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The Clergy in the Seventeenth Century-The Penn Contro-
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THE ATHEN/EUM, 1857.
THE Mutiny of the Bengal Army renders the The Mutiny year 1857 memorable. At night on the 10th ofof'Aer^neal February the Sepoys at Barrackpore held a meeting, on the parade ground, to concert a general rising, when they proposed to murder all the Europeans and plunder the station. On the 19th of February the 19th Regiment, stationed at Berhampore, broke out into open revolt, but no anxiety was felt, and the Government, after ordering the disaffected regiments to be disbanded, considered the mutiny to be at an end. So fully was confidence restored that the Bombay Gazette on Thursday, the 1st of May, announced "India is quiet throughout." On that day week, when cartridges were served out to the 3rd Bengal Cavalry at Meerut, the VOL. II. B
Outbreak at soldiers refused to accept them, although it was distinctly stated that they had not been greased.* On the next day eighty-five of the men were tried by court-martial and sentenced to various terms of imprisonment. On the following Sunday, as the bell was ringing for evening service, the native troops rushed to the gaol and liberated the prisoners; and at the same time the nth and 12th Regiments of
* " It had been determined to improve the efficiency of the native army by the introduction of the Enfield rifle, the c artridges of which required to be lubricated. They were made up for the rifles in the laboratory at Dumdum. On the 22nd of January, Capt. Wright informed Major Bontein, commanding the depot of musketry at that station, that a very unpleasant feeling existed among the Sepoys who had been sent there for instruction, regarding the grease used in preparing the cartridges. It appears that a mechanic attached to the magazine had asked a Sepoy of the 2nd Grenadiers for water from his lotah, or brass water-pot; the Sepoy refused it, on the ground that he did not know to what caste he belonged ; when the mechanic immediately retorted, 'You yourself will soon have no caste lefi, for you will be required to bite cartridges smeared with the
fat of pigs and cows' It was then discovered, for the
first time, that a report had been disseminated through the native army that it was the design of Government to destroy the caste of the Sepoys by constraining them to bite oft- the end of greased cartridges."—' Memoirs of Major-General Sir Henry Havelock, K.C.B.,' by John Clark Marshman.
Bengal Infantry seized their arms, shot their officers, including Col. Finnis, and, after setting fire to the bungalows and murdering all the Europeans, fled to Delhi, about forty miles distant, and proclaimed the King of Delhi Emperor of India. From that date, May 11th, the Mutiny spread with the rapidity of fire, and the panic at Calcutta became so great that it was only owing to the perfect calmness of Lord Canning that anything like order was preserved.
It is remarkable how slow the people in Ignorance England were to realize the great calamity that strophe in had come upon them. It was not until the EnBland28th of April that particulars were received in London of the mutiny at Berhampore, when the Times, in a letter from its correspondent at Calcutta to the 23rd of March, announced :—
"The Government has resolved to punish the 19th First intimaRegiment of Native Infantry—that concerned in the '"yw] mutiny of Berhampore It has been ordered to Barrackpore, where it will be disbanded. The sentence has not been promulgated, but my information is certain, and the General Order will probably appear in the next Gazette. The sentence, though inadequate to the offence, is not without a certain severity. Every native officer loses his commission. Every old Sepoy loses his pension, and, as the Company only receives recruits up to a certain age, his bread. The younger men will cross over to Bombay and enlist there. It is the officers and the older men who are to blame, and there is therefore justice in a punishment which falls almost exclusively on their heads. The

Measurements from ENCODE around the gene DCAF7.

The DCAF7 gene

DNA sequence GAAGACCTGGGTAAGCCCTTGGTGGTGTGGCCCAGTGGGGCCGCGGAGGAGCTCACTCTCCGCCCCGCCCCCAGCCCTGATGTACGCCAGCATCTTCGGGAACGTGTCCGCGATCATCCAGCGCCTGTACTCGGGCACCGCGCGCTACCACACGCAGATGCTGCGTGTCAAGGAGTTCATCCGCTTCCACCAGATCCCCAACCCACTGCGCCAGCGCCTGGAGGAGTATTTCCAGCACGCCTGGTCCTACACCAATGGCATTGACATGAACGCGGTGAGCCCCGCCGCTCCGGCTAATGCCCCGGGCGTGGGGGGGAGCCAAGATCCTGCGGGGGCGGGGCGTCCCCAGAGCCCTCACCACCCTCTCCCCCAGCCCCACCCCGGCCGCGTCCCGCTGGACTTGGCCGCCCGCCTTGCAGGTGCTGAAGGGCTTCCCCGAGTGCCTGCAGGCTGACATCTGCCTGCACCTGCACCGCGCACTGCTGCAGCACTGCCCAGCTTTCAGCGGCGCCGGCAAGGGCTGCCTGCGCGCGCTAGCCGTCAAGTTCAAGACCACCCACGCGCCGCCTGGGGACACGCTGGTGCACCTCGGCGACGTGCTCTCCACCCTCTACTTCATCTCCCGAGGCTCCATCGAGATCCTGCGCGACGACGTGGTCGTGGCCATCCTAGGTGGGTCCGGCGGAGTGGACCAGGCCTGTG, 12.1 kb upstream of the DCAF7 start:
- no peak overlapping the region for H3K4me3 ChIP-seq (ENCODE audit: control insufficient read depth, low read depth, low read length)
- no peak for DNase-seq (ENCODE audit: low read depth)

order has been delayed by the necessity of bringing another European regiment to Calcutta. The capital has for the last two years been left almost unprotected. Formerly there was always a European regiment in the fort and 1,200 artillerymen at Dumdum, eight miles off. The transfer of the Artillery headquarters to Meerut left only one regiment in Calcutta, and that is sometimes reduced to a wing. There are 5,000 Sepoys at Barrackpore. There is a bad spirit among some of them, and it is barely possible they may refuse to obey the order, or may display their sympathy in a manner involving a breach of discipline. In that case the fort, if not the town, would be in danger, and Government has acted wisely in providing against the possibility of resistance. With two European regiments on the spot and three batteries in reserve, the Sepoys, however excited, will obey in silence. I said the sentence was inadequate. As I write the papers bring intelligence of a mutiny among the Madras troops at Vizieragram. The Madrassees have no caste, and their discontent must, therefore, proceed from other causes than the cartridge order. The truth is, we are at this moment passing through one of those periodical crises which every now and then remind us that Government in India 'sits on bayonets.' The Sepoys are restless and dissatisfied. They have no particular grievances, no particular leaders, no particular wants. A war on this side of India would at once remove every disaffection."
On the 19th of May the Times, in a letter from its Calcutta correspondent dated April 9th, said :—
"The 19th Regiment of Native Infantry has been disbanded. The Government ordered it to march to